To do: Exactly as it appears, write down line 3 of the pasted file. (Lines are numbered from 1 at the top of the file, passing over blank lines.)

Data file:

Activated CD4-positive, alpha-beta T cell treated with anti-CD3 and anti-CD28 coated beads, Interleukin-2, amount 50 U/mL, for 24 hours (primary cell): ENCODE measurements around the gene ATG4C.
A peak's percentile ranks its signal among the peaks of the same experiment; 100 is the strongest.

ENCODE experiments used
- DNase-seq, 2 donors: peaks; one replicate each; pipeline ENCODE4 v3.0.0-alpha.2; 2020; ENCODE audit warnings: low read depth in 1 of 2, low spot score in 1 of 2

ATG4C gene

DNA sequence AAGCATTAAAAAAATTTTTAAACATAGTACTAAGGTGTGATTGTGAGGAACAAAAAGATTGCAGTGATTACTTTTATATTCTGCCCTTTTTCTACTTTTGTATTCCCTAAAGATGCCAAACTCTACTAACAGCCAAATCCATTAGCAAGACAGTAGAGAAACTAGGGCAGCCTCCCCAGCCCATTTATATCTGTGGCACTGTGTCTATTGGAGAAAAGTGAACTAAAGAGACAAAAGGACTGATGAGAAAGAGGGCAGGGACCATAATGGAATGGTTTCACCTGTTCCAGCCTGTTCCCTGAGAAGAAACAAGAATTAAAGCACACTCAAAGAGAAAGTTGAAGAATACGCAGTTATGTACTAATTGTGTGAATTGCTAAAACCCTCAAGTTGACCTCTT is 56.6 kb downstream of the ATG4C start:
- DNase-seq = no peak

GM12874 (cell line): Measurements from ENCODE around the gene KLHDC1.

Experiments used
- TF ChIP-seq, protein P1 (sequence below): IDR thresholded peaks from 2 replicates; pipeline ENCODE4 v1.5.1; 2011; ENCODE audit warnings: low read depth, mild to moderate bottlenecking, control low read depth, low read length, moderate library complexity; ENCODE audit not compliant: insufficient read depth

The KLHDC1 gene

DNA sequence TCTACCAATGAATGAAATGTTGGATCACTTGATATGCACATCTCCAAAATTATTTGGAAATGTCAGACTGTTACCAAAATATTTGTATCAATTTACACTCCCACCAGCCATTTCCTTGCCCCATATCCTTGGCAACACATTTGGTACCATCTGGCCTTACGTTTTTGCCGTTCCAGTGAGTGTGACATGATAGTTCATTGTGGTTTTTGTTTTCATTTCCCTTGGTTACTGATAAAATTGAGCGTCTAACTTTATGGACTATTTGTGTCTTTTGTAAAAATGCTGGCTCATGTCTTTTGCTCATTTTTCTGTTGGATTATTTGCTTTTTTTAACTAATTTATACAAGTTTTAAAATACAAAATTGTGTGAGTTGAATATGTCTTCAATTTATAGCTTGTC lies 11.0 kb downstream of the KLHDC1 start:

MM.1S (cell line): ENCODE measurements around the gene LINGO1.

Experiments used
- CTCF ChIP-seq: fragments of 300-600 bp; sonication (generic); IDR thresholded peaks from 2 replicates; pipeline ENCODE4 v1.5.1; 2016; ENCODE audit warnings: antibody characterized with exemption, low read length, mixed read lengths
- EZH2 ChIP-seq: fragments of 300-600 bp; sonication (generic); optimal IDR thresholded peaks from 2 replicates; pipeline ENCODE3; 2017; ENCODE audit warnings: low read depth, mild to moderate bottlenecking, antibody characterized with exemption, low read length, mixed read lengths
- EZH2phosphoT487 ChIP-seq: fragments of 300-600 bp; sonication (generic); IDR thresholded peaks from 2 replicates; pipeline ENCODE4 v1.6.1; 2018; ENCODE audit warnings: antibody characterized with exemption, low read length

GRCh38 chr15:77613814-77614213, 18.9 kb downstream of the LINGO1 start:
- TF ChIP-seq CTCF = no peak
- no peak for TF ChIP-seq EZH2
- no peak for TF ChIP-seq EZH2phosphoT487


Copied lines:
ENCODE experiments used